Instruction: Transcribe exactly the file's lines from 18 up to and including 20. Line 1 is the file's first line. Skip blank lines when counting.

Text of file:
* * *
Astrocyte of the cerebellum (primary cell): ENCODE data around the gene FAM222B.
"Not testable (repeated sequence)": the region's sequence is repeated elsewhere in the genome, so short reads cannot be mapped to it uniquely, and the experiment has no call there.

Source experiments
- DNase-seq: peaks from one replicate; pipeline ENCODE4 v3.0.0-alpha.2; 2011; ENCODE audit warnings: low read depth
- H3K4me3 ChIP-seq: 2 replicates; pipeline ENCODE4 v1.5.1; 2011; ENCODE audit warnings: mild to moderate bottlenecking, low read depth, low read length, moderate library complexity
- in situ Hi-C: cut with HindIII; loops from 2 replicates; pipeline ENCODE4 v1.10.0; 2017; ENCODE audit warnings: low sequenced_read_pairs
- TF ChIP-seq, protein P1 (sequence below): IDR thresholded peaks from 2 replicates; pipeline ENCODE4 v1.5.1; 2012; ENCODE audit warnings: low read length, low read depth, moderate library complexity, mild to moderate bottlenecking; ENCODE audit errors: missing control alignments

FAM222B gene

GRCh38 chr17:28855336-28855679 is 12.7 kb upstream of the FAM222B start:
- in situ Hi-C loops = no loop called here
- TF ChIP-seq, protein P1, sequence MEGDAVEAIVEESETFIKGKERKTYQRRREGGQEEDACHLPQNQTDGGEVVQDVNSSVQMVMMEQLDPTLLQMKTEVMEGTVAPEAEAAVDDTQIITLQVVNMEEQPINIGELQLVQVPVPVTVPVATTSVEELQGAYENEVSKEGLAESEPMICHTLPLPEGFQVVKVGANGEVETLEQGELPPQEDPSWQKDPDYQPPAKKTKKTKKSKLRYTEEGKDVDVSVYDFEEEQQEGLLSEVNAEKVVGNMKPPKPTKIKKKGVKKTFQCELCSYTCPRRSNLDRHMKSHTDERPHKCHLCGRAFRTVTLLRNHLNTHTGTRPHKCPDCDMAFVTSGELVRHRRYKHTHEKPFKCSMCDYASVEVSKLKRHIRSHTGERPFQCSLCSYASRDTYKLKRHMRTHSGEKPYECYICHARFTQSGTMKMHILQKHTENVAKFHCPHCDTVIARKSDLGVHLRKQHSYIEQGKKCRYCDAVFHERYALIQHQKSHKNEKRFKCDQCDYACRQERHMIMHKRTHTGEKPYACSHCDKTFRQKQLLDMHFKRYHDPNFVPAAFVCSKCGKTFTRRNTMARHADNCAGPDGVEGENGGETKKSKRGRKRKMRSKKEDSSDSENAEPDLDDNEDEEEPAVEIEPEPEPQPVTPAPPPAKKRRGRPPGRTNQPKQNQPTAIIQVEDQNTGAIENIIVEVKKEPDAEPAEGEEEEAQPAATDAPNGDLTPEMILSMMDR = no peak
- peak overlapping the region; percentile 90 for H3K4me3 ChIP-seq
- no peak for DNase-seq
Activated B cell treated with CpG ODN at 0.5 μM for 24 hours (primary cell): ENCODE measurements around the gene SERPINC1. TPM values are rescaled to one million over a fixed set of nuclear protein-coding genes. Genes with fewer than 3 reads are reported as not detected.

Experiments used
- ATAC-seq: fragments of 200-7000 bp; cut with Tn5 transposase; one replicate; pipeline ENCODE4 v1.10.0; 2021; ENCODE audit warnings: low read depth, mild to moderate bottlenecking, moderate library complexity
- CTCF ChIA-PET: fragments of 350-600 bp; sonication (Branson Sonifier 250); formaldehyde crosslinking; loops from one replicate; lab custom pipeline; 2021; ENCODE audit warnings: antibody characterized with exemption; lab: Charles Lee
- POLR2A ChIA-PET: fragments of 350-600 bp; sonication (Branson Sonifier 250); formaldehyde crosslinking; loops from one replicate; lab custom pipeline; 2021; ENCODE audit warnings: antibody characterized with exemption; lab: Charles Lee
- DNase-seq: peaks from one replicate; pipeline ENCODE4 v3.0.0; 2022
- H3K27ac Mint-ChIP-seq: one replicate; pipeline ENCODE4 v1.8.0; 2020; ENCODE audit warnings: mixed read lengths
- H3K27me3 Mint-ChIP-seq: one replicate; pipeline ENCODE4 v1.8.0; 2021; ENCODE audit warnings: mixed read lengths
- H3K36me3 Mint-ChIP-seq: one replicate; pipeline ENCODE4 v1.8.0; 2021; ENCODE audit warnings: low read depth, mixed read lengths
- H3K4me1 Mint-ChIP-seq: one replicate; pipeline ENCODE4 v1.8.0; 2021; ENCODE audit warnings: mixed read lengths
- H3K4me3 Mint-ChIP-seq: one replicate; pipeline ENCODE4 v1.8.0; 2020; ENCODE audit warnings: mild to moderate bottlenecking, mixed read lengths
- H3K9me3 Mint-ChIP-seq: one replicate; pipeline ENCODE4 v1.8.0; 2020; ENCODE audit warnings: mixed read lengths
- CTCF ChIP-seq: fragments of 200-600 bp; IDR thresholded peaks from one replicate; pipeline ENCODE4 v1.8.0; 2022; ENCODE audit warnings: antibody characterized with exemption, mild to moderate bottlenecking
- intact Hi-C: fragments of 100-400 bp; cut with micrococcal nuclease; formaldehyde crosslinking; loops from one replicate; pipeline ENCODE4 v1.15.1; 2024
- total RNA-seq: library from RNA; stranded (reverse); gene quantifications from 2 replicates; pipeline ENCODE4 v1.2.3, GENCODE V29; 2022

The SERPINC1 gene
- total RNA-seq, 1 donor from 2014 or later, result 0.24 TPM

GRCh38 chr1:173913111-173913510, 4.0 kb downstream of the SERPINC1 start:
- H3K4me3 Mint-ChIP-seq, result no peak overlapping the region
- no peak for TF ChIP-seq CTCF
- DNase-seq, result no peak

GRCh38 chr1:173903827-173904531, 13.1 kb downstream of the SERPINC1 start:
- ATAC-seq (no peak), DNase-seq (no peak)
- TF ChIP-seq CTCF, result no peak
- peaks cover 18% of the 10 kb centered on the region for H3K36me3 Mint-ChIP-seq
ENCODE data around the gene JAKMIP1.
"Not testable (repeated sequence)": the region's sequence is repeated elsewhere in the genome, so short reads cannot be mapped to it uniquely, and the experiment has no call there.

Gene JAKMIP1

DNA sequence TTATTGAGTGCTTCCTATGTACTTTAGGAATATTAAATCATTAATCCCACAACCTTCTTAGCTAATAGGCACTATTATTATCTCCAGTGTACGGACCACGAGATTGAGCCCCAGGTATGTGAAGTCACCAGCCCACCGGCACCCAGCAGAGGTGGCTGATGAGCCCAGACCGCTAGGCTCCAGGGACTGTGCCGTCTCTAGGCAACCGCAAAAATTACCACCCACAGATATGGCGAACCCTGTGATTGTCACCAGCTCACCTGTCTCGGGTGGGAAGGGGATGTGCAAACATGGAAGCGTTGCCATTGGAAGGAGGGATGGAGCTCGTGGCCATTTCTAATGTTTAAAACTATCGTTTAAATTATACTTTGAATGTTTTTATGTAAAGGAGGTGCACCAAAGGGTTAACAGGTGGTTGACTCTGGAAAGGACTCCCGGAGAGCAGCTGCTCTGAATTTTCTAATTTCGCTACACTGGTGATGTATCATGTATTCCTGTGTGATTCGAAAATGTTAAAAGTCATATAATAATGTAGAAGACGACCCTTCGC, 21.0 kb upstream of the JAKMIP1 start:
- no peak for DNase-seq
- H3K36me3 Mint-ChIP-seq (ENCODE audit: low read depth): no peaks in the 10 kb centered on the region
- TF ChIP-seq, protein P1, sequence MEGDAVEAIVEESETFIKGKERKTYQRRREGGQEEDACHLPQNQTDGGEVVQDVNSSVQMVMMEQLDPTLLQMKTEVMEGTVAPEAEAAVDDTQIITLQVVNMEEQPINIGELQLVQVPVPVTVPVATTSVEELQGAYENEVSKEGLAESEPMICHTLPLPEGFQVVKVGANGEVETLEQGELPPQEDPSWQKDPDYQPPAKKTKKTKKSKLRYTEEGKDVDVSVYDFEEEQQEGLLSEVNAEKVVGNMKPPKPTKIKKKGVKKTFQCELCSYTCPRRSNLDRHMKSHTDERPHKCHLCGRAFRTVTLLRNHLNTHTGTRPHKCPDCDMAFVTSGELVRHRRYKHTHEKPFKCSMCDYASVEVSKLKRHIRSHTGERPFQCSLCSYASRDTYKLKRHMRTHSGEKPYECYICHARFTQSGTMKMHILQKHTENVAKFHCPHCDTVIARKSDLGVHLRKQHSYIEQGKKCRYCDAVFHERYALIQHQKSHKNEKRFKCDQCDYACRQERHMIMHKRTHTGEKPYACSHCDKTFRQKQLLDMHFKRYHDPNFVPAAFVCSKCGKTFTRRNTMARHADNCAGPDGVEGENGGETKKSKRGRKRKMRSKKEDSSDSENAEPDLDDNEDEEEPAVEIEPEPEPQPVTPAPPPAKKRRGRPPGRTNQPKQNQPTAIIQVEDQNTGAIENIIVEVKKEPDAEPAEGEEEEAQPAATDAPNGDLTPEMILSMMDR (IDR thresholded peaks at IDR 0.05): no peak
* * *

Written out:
- POLR2A ChIA-PET: fragments of 350-600 bp; sonication (Branson Sonifier 250); formaldehyde crosslinking; loops from one replicate; lab custom pipeline; 2021; ENCODE audit warnings: antibody characterized with exemption; lab: Charles Lee
- DNase-seq: peaks from one replicate; pipeline ENCODE4 v3.0.0; 2022
- H3K27ac Mint-ChIP-seq: one replicate; pipeline ENCODE4 v1.8.0; 2020; ENCODE audit warnings: mixed read lengths